Basics of HTML

Organization: Lists

Lists Basics

There are three kinds of lists you can make in HTML: unordered, ordered and description (formerly called "definition").

An unordered list displays bullets to mark each list item:

An ordered list numbers the items for you:

  1. Item 1
  2. Item 2
  3. Item 3

description list allows you to organize information in a "term/definition"-type format, but it can be used to organize any listing of information where each unit comes in two parts:

2010 World Cup winner
2006 World Cup winner

All types of lists do their own indenting automatically for you!

The coding for lists requires a conveniently mnemonic paired set of tags at the beginning and end of the list which identify its type:

<ul></ul> for an unordered list
<ol></ol> for an ordered list
<dl></dl> for a description list

Then, within the lists, each list item in an unordered and ordered list is enclosed in list item tags: <li></li> (In "old" HTML this tag didn't need a closing pair, and current browsers still support this usage. Current standards, however, require that all tags be closed.) 

For a description list, the term part of the item is enclosed by this tag: <dt></dt>  and the definition part by this: <dd></dd>.


So the coding for my unordered list above is:

 Item 1</li>
Item 2</li>
 Item 3</li>

For the ordered list:

 Item 1</li>
 Item 2</li>
 Item 3</li>

And for the description list:

2010 World Cup winner</dd>
2006 World Cup winner</dd>


You can make the numbers in ordered lists and the bullets in unordered lists conform to different styles if you want. Just add a style attribute to the <ol> or <ul> tag.

Ordered Lists

Ordered lists don't have to be numbered 1-2-3.

You can use a style attribute to change them to letters, Roman numerals, and even Greek letters! (See the list of possibilities here.)  

To make your ordering A-B-C, type this: <ol style="list-style-type:upper-alpha">

You can even make the first number something other than 1, A or I, by adding the attribute start= and giving it another value. For example: <ol style="list-style-type:upper-roman" start="II">.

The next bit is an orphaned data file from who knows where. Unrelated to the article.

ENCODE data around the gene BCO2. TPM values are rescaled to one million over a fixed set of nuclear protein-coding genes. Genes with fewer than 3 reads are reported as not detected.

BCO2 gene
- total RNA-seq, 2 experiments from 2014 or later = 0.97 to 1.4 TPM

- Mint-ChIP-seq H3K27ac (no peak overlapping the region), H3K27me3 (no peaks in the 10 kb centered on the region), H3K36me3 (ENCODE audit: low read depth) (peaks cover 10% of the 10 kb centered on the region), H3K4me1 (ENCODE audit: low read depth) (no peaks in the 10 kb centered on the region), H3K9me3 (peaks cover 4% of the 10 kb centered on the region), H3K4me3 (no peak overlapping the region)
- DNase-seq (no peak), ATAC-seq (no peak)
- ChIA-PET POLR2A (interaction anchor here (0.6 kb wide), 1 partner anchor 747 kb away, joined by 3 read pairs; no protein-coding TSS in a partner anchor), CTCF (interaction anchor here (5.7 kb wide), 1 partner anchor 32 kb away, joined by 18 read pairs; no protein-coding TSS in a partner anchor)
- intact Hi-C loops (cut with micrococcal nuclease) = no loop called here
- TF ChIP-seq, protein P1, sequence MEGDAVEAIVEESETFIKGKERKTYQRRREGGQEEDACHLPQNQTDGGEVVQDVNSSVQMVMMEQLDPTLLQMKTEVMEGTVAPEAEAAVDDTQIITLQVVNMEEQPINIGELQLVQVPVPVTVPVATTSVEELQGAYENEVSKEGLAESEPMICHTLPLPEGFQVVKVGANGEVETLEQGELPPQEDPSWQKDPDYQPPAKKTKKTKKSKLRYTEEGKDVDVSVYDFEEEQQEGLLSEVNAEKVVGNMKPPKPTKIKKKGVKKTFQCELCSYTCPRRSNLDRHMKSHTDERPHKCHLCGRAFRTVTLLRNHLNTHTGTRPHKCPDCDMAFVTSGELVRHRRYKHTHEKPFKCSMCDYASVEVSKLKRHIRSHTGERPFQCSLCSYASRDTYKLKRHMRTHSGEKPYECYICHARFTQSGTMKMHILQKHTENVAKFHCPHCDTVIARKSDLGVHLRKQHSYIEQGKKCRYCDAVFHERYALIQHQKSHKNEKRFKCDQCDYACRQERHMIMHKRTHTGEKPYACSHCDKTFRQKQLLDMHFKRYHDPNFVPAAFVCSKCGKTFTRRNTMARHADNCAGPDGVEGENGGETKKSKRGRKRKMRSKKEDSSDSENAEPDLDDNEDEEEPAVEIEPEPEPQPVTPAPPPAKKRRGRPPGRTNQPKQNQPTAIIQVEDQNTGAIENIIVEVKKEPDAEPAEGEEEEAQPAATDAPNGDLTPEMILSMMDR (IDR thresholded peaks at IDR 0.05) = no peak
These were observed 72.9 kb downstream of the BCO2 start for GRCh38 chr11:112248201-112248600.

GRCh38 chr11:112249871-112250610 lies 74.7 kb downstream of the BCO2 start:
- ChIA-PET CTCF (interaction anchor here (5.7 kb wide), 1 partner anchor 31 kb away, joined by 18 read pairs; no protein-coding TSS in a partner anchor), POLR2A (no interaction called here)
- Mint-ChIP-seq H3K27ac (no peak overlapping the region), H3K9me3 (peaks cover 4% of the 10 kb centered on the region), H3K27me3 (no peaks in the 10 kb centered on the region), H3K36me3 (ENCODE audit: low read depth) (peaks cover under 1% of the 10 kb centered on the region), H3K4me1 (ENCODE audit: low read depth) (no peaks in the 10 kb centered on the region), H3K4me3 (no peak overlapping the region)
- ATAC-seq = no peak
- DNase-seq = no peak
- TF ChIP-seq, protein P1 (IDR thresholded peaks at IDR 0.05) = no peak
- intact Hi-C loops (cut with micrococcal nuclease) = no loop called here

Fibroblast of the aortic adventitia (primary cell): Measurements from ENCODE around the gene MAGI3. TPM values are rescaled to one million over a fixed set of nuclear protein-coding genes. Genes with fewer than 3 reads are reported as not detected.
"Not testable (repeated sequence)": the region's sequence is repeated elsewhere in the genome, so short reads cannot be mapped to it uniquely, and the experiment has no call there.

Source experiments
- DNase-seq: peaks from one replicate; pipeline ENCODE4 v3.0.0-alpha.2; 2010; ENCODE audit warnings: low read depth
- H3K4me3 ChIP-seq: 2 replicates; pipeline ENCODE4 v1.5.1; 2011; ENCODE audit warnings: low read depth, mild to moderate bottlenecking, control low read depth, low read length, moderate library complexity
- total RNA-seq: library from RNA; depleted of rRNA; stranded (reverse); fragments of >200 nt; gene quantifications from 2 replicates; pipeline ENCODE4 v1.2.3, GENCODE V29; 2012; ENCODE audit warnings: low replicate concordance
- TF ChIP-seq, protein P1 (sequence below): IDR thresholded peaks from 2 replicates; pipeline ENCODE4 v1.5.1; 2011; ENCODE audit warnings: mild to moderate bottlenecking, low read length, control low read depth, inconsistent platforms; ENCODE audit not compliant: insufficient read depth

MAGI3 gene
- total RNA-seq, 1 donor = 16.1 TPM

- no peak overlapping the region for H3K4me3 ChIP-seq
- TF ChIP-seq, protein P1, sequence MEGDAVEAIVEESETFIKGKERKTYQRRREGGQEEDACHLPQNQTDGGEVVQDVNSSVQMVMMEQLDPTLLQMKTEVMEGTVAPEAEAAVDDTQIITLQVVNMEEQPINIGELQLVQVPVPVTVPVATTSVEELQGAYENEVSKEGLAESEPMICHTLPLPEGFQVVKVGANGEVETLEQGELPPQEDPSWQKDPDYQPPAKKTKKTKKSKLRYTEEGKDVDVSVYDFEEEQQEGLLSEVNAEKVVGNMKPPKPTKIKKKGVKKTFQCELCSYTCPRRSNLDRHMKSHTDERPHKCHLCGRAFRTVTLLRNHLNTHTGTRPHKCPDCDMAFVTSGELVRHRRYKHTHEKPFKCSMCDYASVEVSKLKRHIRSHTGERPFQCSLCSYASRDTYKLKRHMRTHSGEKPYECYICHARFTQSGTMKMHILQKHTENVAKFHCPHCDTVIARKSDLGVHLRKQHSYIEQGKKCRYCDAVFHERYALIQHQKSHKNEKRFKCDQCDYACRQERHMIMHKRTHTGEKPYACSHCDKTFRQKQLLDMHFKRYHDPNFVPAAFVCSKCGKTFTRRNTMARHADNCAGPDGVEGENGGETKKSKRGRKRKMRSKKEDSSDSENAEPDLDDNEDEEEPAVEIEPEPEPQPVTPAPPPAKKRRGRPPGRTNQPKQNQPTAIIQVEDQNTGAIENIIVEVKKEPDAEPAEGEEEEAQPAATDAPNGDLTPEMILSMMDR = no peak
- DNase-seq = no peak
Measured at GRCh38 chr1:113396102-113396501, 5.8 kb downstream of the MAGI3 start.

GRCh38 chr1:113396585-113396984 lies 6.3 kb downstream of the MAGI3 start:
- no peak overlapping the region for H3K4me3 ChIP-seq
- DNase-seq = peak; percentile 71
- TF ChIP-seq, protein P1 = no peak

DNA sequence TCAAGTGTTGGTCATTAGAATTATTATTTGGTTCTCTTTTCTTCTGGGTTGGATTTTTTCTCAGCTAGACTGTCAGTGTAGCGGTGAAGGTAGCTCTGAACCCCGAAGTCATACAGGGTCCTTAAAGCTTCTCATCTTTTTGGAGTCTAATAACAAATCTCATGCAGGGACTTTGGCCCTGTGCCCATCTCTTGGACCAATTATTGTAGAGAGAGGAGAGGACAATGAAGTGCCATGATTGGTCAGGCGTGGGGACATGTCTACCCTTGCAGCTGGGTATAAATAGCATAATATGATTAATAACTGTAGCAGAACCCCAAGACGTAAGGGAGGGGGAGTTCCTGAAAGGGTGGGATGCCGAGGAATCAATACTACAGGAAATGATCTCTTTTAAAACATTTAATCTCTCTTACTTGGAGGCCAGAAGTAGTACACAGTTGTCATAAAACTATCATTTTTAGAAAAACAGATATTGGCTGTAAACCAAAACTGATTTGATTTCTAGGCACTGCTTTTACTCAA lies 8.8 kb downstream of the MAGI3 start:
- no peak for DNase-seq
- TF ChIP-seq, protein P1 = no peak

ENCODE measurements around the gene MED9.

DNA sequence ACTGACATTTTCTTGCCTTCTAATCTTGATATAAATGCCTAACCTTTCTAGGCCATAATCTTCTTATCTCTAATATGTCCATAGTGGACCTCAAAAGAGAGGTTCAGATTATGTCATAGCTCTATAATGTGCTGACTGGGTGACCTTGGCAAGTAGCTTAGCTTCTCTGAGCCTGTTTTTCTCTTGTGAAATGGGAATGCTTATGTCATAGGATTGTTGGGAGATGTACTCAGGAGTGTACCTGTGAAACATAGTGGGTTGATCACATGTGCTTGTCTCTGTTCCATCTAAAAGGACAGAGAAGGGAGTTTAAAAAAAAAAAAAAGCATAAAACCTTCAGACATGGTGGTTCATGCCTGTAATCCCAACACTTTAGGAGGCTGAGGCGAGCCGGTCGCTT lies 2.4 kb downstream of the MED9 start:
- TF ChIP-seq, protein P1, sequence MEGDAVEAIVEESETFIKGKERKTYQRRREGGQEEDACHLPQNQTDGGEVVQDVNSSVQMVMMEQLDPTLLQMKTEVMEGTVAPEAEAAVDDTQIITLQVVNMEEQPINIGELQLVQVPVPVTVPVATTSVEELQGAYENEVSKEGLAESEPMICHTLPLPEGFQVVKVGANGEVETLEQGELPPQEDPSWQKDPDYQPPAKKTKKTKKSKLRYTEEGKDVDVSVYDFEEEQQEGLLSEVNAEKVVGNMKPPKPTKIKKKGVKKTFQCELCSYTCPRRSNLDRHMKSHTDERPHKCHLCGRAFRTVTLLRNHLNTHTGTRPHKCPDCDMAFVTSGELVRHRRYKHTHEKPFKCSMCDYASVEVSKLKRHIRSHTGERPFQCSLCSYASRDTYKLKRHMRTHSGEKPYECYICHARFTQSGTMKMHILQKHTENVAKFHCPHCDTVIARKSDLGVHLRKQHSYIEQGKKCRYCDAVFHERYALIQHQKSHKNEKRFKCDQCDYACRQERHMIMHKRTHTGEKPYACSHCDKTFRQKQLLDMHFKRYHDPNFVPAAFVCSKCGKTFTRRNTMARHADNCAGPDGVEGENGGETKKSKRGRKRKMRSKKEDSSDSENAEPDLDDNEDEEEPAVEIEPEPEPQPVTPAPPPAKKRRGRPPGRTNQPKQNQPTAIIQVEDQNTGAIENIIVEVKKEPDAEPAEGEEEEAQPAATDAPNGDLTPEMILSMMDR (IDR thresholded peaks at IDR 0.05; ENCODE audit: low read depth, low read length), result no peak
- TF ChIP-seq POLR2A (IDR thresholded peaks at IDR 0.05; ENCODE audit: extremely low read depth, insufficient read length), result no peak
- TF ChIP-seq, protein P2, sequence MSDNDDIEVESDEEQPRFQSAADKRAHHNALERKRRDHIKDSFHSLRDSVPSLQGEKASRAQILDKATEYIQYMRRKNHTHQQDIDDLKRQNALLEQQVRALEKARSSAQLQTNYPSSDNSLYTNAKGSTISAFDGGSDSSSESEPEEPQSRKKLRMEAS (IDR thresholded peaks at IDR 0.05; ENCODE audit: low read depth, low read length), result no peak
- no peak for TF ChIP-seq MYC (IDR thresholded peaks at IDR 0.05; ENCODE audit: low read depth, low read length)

Non-standard, but still widely-accepted HTML changes ordered list types with a type attribute. For example, you might see <ol type="I"> to make a Roman numeral list or<ol type="A"> for capital letters.

Unordered Lists

With <ul>'s you can really get customized!

First, you can specify another shape, other than the filled-in-circle bullet that's the default, for your bullets.

<ul style="list-style-type:circle"> makes the bullets open circles and <ul style="list-style-type:square"> makes them squares.

You can even have no bullet, just an indented listing of items, by saying <ul style="list-style-type:none">This would make a list like this:

Spurs championships (so far):


For even more customization (any small image can be a bullet!) see the Styles Usage tab.

Horizontal Lists

To make a horizontal navigation area (like I did for this guide) you add a style statement with the display:inline value to either your list tag (and it would normally be an unordered list) or your list item <li> tags.


For more details on making these attractive tab-like features, check out this page from W3Schools. You can even get some free software that will help you generate a variety of these tab sets; just google "tab generators."

Graphics Credits

The cute little train graphic line on this page came from Realm Graphics, a nice free graphics site. 

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